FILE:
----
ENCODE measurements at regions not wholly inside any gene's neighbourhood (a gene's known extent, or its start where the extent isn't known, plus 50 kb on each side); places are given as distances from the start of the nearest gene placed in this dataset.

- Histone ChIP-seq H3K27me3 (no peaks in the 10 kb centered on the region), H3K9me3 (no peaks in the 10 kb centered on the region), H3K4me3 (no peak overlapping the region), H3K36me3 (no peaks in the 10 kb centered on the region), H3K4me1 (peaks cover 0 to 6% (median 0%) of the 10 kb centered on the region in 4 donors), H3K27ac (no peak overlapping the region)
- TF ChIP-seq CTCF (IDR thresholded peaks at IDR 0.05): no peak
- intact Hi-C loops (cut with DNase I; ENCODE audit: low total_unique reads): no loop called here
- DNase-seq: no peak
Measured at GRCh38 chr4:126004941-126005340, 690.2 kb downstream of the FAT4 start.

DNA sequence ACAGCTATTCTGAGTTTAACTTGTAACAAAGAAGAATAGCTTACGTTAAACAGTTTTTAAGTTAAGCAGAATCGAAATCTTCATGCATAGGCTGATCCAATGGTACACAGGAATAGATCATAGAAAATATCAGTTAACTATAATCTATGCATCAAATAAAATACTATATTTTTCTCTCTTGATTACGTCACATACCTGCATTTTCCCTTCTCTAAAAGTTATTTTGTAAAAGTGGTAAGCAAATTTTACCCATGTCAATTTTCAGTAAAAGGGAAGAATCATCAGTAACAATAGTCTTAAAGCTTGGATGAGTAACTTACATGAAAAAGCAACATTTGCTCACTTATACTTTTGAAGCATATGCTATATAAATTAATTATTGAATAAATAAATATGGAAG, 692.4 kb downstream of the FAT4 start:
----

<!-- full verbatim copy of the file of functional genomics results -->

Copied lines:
ENCODE measurements at regions not wholly inside any gene's neighbourhood (a gene's known extent, or its start where the extent isn't known, plus 50 kb on each side); places are given as distances from the start of the nearest gene placed in this dataset.

- Histone ChIP-seq H3K27me3 (no peaks in the 10 kb centered on the region), H3K9me3 (no peaks in the 10 kb centered on the region), H3K4me3 (no peak overlapping the region), H3K36me3 (no peaks in the 10 kb centered on the region), H3K4me1 (peaks cover 0 to 6% (median 0%) of the 10 kb centered on the region in 4 donors), H3K27ac (no peak overlapping the region)
- TF ChIP-seq CTCF (IDR thresholded peaks at IDR 0.05): no peak
- intact Hi-C loops (cut with DNase I; ENCODE audit: low total_unique reads): no loop called here
- DNase-seq: no peak
Measured at GRCh38 chr4:126004941-126005340, 690.2 kb downstream of the FAT4 start.

DNA sequence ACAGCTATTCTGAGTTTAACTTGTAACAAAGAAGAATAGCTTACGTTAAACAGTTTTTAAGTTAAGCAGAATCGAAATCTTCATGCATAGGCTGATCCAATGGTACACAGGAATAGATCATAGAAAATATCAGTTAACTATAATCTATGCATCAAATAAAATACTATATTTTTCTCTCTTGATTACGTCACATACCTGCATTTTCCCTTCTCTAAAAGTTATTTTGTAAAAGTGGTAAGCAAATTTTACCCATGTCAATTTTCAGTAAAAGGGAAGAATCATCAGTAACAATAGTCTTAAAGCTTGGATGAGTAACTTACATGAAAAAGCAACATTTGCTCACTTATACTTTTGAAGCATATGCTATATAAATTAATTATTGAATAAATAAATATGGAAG, 692.4 kb downstream of the FAT4 start: